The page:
A Manufacturer’s Certification Statement is a signed statement from the manufacturer certifying that the product or component qualifies for the tax credit. Taxpayers must keep a copy of the certification statement for their records, but do not have to submit a copy with their tax return. Some manufacturers are providing these Certificates on their website. Other manufacturers are not, taking a more conservation approach and not issuing these certificates since it’s difficult to substantiate on a case-by-case basis. Though there are others, two storm window/door manufacturers that do provide certificates are Gorell (http://www.gorell.com/pages/energy_tax_incentive_act.htm) and Kaufmann (http://www.kaufmannwindow.com/2009energytaxcredit.htm).
As always, please check with your tax advisor for advice.
**Also, for more information on the stimulus funding, and constantly-expanding case studies, check out the Perfect Storm webpage(s) on PreservationNation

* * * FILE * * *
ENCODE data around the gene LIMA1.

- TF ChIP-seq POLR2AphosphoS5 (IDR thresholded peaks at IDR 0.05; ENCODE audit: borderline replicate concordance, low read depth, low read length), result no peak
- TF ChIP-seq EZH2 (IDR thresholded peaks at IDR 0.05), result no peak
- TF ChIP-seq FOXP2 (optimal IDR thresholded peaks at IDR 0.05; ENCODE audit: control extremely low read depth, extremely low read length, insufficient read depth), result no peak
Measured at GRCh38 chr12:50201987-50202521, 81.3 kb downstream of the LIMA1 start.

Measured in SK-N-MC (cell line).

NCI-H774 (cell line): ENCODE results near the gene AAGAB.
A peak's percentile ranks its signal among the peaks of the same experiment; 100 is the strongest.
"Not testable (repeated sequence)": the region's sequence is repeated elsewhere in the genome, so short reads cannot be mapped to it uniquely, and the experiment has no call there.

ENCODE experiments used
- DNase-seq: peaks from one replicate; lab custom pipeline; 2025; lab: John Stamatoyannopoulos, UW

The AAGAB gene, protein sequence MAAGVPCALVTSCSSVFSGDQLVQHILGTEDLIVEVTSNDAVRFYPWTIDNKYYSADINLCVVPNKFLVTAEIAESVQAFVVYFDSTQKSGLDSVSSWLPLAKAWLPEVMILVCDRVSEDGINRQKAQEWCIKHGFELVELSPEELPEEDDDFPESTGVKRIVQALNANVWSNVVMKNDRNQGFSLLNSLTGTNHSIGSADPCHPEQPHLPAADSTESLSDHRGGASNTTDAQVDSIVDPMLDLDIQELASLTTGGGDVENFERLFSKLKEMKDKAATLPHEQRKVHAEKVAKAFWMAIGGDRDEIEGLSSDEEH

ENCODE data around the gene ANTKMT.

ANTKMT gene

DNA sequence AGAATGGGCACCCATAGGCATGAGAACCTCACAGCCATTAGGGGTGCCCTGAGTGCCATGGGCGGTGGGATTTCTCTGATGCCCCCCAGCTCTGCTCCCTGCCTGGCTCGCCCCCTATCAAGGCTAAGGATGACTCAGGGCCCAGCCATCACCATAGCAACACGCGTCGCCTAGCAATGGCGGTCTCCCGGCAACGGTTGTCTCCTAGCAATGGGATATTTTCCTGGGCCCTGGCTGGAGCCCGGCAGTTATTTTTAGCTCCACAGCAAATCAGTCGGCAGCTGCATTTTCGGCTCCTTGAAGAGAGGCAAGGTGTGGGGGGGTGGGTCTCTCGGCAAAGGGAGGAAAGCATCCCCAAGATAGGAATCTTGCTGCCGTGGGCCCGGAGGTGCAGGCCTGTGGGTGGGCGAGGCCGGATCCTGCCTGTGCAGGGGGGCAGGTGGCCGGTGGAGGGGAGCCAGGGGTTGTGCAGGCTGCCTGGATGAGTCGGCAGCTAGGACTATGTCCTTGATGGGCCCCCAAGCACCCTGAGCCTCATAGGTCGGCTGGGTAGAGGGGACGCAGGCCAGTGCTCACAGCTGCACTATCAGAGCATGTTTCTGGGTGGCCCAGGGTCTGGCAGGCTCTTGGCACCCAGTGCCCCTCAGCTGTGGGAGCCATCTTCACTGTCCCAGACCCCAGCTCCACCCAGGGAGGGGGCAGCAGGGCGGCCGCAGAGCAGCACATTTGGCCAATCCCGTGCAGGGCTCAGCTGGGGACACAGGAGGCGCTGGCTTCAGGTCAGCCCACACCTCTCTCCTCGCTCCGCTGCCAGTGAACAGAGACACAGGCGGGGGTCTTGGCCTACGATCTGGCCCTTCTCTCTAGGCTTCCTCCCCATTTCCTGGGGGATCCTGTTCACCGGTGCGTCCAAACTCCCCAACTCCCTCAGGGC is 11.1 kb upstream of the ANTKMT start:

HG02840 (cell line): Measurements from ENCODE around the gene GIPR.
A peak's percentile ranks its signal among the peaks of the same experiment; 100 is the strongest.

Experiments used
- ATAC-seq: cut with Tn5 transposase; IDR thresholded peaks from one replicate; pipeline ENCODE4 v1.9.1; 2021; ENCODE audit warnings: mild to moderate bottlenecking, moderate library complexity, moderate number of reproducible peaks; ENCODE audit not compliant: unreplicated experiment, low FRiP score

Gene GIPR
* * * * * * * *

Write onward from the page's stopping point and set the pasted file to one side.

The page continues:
For more information visit the National Trust website > The Perfect Storm
Or contact Adrian directly at: Adrian_Fine@nthp.org
Old House Unveilings – What a concept!
While I’ve blogged on the concept before it’s likely a completely foreign concept to many people. Perhaps most.
I’ve talked about communities like Elgin Illinois where they’ve been doing this for years. I’ve mentioned Rock Island Ill too, where Elgin got the idea from and where they’ve been doing this for about 17 years now. They’ve gotten to the point where they don’t do it so much any more as they’re running out of candidate home to unveil.